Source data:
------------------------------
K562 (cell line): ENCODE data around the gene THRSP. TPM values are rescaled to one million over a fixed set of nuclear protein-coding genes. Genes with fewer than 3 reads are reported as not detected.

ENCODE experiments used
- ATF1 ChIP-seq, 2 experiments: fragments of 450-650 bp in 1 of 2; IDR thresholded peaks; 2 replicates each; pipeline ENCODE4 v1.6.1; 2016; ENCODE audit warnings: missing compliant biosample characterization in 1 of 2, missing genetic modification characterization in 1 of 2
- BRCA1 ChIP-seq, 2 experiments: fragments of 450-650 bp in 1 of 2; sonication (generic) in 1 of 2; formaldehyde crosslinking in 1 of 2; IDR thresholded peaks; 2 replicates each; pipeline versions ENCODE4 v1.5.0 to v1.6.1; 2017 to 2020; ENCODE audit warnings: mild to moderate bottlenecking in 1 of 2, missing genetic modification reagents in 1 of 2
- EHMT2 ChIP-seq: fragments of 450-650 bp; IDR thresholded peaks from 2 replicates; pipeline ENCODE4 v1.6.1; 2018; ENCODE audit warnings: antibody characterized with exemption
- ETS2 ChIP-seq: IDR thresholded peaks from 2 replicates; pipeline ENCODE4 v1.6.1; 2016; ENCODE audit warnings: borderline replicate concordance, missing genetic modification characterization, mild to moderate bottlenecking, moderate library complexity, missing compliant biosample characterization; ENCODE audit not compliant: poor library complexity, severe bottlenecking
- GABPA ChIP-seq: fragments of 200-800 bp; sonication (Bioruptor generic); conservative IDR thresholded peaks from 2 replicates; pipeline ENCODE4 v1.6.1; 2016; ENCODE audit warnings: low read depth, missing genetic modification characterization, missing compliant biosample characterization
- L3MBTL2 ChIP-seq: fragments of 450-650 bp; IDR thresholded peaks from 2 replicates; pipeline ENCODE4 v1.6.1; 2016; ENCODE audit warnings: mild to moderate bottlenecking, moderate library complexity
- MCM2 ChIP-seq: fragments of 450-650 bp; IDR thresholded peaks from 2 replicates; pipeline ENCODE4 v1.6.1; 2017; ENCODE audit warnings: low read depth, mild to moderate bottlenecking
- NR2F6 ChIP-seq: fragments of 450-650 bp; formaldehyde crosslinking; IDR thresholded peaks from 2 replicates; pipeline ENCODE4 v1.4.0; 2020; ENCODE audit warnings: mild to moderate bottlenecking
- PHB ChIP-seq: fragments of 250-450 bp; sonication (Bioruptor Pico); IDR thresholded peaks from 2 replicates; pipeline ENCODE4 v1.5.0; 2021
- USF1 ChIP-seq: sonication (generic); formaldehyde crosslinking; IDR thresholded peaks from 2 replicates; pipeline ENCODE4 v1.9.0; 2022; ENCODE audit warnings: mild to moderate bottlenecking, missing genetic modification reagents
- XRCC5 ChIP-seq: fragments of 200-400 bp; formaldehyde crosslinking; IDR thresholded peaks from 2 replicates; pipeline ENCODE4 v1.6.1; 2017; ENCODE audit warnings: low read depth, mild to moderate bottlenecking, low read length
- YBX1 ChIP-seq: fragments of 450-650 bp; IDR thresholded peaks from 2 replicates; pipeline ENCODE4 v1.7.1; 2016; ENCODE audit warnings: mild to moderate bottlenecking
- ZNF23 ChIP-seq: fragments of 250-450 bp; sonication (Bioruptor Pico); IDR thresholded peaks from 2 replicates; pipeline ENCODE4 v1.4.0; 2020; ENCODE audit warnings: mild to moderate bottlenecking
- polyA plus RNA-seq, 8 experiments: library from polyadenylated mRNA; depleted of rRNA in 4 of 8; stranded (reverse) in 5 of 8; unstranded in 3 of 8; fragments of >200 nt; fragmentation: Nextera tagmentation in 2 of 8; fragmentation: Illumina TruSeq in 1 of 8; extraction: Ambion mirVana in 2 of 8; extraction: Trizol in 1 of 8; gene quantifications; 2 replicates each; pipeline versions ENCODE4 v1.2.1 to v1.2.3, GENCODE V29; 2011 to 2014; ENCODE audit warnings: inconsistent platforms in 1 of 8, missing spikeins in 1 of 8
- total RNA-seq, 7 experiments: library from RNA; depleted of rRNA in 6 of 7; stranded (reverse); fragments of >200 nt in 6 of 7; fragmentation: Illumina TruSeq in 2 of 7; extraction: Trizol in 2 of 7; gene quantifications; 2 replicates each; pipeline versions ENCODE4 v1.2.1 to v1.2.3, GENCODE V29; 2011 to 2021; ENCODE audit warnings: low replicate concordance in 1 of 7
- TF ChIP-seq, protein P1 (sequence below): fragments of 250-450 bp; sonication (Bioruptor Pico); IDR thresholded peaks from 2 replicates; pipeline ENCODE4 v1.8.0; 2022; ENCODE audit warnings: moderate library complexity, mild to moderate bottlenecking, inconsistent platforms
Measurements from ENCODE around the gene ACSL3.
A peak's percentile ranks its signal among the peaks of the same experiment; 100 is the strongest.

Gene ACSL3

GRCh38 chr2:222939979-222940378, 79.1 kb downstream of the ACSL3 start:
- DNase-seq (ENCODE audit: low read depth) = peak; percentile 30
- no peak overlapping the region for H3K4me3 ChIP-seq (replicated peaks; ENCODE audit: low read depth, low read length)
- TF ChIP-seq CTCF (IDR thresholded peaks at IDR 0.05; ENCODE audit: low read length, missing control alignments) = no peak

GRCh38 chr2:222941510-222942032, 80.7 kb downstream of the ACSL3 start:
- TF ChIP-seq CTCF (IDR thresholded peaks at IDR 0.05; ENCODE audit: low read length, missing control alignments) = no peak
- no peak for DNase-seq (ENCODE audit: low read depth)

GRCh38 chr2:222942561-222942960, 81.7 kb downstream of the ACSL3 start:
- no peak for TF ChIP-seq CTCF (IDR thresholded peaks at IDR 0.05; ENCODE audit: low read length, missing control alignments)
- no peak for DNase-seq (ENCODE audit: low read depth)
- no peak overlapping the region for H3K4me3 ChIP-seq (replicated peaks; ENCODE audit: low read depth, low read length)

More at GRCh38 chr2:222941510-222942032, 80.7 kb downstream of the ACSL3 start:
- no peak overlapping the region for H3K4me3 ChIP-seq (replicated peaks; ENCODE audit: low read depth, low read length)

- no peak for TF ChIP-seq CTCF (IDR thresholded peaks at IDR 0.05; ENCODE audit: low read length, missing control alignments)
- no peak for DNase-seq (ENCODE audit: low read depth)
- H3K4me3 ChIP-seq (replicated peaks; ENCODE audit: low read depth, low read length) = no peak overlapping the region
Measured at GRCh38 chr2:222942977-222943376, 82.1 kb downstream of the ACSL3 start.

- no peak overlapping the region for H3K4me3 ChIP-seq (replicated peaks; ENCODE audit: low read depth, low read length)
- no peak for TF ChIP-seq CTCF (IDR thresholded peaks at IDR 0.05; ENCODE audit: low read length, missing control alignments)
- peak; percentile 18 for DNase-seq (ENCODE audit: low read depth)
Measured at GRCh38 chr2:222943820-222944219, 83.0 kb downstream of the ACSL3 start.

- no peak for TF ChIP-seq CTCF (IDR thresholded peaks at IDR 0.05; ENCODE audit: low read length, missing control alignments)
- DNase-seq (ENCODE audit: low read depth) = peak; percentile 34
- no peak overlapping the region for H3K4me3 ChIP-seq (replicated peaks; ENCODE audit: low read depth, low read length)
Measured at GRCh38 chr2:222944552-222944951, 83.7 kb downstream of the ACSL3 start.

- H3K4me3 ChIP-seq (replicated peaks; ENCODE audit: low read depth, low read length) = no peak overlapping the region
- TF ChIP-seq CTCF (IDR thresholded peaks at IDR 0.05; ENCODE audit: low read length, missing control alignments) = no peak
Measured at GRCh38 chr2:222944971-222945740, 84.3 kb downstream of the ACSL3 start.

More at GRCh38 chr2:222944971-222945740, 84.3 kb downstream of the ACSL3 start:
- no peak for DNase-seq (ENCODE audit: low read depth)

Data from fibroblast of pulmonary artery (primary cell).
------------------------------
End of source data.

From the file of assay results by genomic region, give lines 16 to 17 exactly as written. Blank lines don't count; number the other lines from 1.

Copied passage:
- polyA plus RNA-seq, 8 experiments: library from polyadenylated mRNA; depleted of rRNA in 4 of 8; stranded (reverse) in 5 of 8; unstranded in 3 of 8; fragments of >200 nt; fragmentation: Nextera tagmentation in 2 of 8; fragmentation: Illumina TruSeq in 1 of 8; extraction: Ambion mirVana in 2 of 8; extraction: Trizol in 1 of 8; gene quantifications; 2 replicates each; pipeline versions ENCODE4 v1.2.1 to v1.2.3, GENCODE V29; 2011 to 2014; ENCODE audit warnings: inconsistent platforms in 1 of 8, missing spikeins in 1 of 8
- total RNA-seq, 7 experiments: library from RNA; depleted of rRNA in 6 of 7; stranded (reverse); fragments of >200 nt in 6 of 7; fragmentation: Illumina TruSeq in 2 of 7; extraction: Trizol in 2 of 7; gene quantifications; 2 replicates each; pipeline versions ENCODE4 v1.2.1 to v1.2.3, GENCODE V29; 2011 to 2021; ENCODE audit warnings: low replicate concordance in 1 of 7